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BYU student Chase Abel clicked play on a Buzzfeed Tasty cooking video and began to follow the instructions. He had just begun whipping thick cream cheese when he quickly had to pause the instruction video.
The video was giving him the next step of the recipe before he had finished the current one. When he was ready, he started the video again.
Abel added sugar, eggs and a substitution peppermint oil for mint extract. The kitchen filled with mint aroma as he finished the cheesecake portion of the mint chocolate chip cheesecake brownies.
Millennials are more likely to use technology when they cook, and BYU students follow the trend. Familiarity with technology is driving the way young adults cook because the answers to their questions, or an exciting recipe, are just a click away.
There are dozens of smartphone apps available across all platforms and rankings online also claim to know the best cooking apps to use. These cooking apps include cooking websites like The Daily Meal and technology sites like Digital Trends.
Various apps, both free and otherwise, contain features like recipe organization, step-by-step guides to cooking, pictures of the meal at each stage, so the cook can be certain they are on the right track, substitution options, easiness ratings and recipes by food group.
BYU students Skyler Southam and Drew Jensen, business and computer science, followed Big Oven, an app they chose from an online list claiming the 10 best cooking apps. The two chose to make crepes because the recipe seemed relatively easy.
Both of them had experience cooking on their LDS missions, which they said is different than cooking in college. Jensen said he often resorts to macaroni and cheese out of laziness.
Once the crepe recipe was chosen, it was easy to follow because it offered information on both instructions and ingredients, according to Southam.
Southam and Jensen both agreed they used the internet to find recipes for specific meals.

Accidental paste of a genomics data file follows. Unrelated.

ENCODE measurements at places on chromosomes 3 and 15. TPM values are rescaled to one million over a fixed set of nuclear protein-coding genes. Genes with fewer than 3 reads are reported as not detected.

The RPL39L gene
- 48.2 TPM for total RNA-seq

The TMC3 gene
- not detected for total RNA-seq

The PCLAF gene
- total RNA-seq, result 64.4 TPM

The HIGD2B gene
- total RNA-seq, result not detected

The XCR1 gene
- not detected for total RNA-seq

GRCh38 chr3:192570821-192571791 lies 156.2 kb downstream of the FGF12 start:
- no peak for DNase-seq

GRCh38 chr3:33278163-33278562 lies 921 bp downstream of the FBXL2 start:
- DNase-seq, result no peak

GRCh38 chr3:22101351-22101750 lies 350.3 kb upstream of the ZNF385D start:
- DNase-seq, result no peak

Biochemistry junior Becca Clark said she uses Pinterest consistently to find recipes and ideas. She said she will simplify Pinterest recipes by making the ingredients more applicable to her current student lifestyle.
Pre-med junior Elise Glazier said she followed a Pinterest recipe for both fried rice and chow mein.
“I was excited to see how it turned out because the meals were outside my normal repertoire,” she said. “I was surprised at how much the recipes made, but I thought they turned out pretty good.”
Glazier said she enjoys cooking but only finds time to try new recipes on Sunday afternoons when she does not have class or work to worry about.
Along with Pinterest, students can watch cooking videos. While blogs and apps may have videos showing various stages in the process, videos are meant to show what each stage should look like. Then, chefs won’t have to pull up written instructions.
Lauren Harker, said she loves to watch the popular Buzzfeed’s Tasty cooking videos that pop up on her Facebook feed. She said she attempted to follow one of the recipes, but it did not turn out as easy as she had thought it would.
“I felt like just watching the video didn’t give me enough,” Harker said. “I needed to be able to read step by step instructions to make it turn out better.”
Abel agreed the videos are a little fast-paced for inexperienced chefs.
“(Tasty) had a clean kitchen and had a lot of the ingredients already ready, so that was nice to watch,” Abel said. “But the only thing that was hard to follow, was the video was really fast.”
Abel said he had to pause the video often to keep up with the instructions. He also said the recipe was listed at the bottom of the page. In the future he would prepare his ingredients ahead of time, and only have to pause the video three or four times.
“(With the video), you can see what it’s supposed to look like as you add the ingredients in,” he said. “It makes it easier to follow. You can be sure you’re doing the right thing.”
While the final product did not look as perfect as the cover photo for the recipe, Abel said it turned out delicious.
With so many tech options to help with cooking, students can be overwhelmed with choices.
Candace Brock said she feels cooking apps are a waste of money, and she could not think of a feature that would make the cost worth it. She also said that she rarely cooks because of her busy lifestyle.
Because of her internships, work and athletics schedule, Brock often leaves home at 6 a.m. and returns around 11 p.m.
“I would never pay for a cooking app,” Brock said. “These days you can get anything you need for free on the internet.”
Apps are less likely to catch students’ attention because of their ability to find the same information for free without using up precious storage space. While some students prefer apps, the majority can be found using easier options.